The unmanned Chandrayaan-3, which means "Mooncraft" in Sanskrit, touched down at 6:04 pm India time (1234 GMT) as mission control technicians cheered wildly and embraced their colleagues.
Its landing comes days after a Russian probe crashed in the same region and four years since the previous Indian attempt failed at the last moment.
Prime Minister Narendra Modi smiled broadly and waved an Indian flag on a live broadcast to announce the mission's success as a triumph that extended beyond his country's borders.
"On this joyous occasion I would like to address the people of the world," said Modi from the sidelines of the BRICS diplomatic summit in South Africa.
"India's successful moon mission is not just India's alone," he added. "This success belongs to all of humanity."
The Chandrayaan-3 mission has captivated public attention since launching nearly six weeks ago in front of thousands of cheering spectators.
Politicians staged Hindu prayer rituals to wish for the mission's success and schoolchildren followed the final moments of the landing from live broadcasts in classrooms.
Chandrayaan-3 took much longer to reach the Moon than the Apollo missions in the 1960s and 1970s, which arrived in a matter of days.
India used rockets much less powerful than the ones the United States used back then, meaning the probe had to orbit the Earth several times to gain speed before embarking on its month-long journey.
The lander, Vikram, which means "valour" in Sanskrit, detached from its propulsion module last week and has been sending images of the Moon's surface since entering lunar orbit on August 5.
Now that Vikram has landed, a solar-powered rover will explore the surface and transmit data to Earth over its two-week lifespan.
- Ambitious programme -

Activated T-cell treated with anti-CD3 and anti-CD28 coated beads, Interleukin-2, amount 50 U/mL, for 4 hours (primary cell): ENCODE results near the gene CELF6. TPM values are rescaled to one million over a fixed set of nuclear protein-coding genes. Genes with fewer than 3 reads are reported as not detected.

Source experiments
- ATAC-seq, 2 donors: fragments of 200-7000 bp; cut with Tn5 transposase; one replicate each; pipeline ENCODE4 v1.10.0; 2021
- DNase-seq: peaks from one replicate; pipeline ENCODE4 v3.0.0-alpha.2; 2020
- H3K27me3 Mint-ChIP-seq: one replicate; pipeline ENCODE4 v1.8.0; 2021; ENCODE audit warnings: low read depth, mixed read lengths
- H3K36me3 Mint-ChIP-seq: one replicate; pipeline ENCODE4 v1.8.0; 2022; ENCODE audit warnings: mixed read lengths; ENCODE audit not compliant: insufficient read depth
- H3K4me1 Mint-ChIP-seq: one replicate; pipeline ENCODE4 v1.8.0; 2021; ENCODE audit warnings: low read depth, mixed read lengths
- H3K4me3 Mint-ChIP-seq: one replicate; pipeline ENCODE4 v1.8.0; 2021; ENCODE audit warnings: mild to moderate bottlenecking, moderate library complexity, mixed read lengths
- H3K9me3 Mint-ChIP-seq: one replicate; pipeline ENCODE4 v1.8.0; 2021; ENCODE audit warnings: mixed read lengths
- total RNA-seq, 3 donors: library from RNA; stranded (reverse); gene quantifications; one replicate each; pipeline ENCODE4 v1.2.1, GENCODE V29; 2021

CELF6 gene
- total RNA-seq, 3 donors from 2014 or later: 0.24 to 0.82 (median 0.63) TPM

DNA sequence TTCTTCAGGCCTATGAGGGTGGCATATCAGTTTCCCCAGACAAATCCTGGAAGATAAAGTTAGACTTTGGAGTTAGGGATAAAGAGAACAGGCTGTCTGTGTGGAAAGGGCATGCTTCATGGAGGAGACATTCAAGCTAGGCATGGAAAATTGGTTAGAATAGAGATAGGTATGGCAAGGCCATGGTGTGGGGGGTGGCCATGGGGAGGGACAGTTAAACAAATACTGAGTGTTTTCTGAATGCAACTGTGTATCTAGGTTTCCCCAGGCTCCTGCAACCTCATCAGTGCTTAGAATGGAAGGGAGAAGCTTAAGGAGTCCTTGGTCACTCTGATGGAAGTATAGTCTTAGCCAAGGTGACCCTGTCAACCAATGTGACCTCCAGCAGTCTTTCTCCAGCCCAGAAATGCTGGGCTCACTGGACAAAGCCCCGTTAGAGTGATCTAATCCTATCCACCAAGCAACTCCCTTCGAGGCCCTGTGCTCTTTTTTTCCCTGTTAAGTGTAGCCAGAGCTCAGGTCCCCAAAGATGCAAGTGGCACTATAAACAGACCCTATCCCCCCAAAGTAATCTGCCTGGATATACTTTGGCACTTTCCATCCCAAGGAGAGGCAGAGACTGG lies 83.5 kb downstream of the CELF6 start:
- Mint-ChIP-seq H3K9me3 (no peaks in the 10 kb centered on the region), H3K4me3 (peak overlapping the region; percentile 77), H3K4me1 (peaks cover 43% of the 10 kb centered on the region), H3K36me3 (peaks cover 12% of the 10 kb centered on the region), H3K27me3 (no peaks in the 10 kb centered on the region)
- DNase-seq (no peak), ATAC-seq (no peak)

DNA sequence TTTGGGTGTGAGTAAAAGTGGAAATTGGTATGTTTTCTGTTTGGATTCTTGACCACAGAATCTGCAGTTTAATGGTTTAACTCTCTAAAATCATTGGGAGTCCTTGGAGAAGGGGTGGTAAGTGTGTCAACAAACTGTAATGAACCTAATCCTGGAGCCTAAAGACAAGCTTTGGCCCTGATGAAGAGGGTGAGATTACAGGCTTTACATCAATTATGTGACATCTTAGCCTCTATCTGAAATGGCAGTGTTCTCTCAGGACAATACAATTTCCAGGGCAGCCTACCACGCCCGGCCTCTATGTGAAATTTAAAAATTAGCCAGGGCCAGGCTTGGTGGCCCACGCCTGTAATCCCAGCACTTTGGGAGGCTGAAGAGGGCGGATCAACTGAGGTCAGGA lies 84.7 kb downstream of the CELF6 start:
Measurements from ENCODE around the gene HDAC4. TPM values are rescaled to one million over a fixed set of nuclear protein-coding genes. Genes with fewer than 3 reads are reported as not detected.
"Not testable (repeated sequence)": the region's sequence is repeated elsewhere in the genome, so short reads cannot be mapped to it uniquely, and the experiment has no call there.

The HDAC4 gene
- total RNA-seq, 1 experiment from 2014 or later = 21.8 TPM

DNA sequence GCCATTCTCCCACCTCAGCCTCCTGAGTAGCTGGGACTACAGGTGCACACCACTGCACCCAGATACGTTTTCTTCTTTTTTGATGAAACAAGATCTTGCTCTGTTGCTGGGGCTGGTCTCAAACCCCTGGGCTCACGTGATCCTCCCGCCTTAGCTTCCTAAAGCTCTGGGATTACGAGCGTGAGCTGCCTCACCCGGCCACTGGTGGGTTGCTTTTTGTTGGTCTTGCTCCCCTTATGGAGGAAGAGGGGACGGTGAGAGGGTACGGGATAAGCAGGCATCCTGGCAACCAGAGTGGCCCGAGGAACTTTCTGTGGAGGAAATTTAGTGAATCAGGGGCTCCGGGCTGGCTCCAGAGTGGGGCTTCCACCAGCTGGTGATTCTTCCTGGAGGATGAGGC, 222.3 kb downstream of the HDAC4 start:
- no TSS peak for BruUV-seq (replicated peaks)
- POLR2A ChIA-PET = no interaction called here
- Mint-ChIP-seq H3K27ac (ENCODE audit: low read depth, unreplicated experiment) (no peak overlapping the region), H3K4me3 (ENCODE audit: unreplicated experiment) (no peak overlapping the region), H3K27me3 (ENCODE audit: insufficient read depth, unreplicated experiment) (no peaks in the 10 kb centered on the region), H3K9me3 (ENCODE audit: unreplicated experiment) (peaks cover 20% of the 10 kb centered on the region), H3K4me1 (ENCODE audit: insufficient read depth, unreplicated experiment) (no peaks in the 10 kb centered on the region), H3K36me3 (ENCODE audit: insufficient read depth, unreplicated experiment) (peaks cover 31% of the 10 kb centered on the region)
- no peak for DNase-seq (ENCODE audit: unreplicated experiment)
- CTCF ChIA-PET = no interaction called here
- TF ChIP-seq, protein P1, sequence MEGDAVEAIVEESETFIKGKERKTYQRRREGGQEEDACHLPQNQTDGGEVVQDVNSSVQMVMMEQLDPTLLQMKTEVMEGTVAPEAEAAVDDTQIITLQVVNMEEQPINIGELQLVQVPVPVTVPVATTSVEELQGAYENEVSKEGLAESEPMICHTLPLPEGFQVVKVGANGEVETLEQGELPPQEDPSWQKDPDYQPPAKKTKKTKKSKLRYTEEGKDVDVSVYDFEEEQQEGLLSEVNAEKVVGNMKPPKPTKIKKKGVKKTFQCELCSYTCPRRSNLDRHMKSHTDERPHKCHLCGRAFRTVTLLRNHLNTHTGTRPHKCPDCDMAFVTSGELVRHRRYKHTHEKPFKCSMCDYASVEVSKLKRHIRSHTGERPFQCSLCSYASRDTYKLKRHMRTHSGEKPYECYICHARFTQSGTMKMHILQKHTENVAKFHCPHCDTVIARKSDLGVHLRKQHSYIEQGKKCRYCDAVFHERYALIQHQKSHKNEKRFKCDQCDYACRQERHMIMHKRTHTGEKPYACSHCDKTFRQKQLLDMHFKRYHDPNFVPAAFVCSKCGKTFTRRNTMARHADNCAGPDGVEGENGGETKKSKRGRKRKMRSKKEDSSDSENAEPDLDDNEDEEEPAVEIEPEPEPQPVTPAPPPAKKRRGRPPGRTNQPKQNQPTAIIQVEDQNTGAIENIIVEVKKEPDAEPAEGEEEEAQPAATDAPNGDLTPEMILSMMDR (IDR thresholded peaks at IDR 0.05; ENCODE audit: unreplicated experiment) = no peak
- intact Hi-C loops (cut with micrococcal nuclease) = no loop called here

India is closing in on milestones set by global space powers such as the United States and Russia, conducting many of its missions at much lower price tags.
The South Asian nation has a comparatively low-budget space programme, but one that has grown considerably in size and momentum since it first sent a probe to orbit the Moon in 2008.
The latest mission has a cost of $74.6 million -- far lower than those of other countries, and a testament to India's frugal space engineering.
Experts say India can keep costs low by copying and adapting existing technology, and thanks to an abundance of highly skilled engineers who earn a fraction of their foreign counterparts' wages.
In 2014, India became the first Asian nation to put a craft into orbit around Mars and is slated to launch a three-day crewed mission into Earth's orbit by next year.
Wednesday's landing had been eagerly awaited by the Indian Space Research Organisation (ISRO) after the frustrating failure of its previous mission at the last hurdle in 2019.
Back then, mission control lost contact with the Chandrayaan-2 lunar module moments before its slated landing.
- 'Very, very important' -
Former ISRO chief K. Sivan told AFP that India's efforts to explore the relatively unmapped lunar south pole would make a "very, very important" contribution to scientific knowledge.
Only Russia, the United States and China have previously achieved controlled landings on the Moon.
Russia launched a lunar probe in August -- its first in nearly half a century.
If successful, it would have beaten Chandrayaan-3 by a matter of days to become the first mission from any nation to make a controlled landing around the south pole.
But Luna-25 crashed on Saturday after an unspecified incident as it prepared to descend.
India became the first nation to successfully land a craft on the Moon's south pole on Wednesday, the latest milestone in a renewed push for lunar exploration that has drawn in both the world's top space powers and new players.
New Delhi's attempt came days after the crash-landing on the Moon of Russia's Luna-25 probe.
Here is the latest on various missions to the celestial body: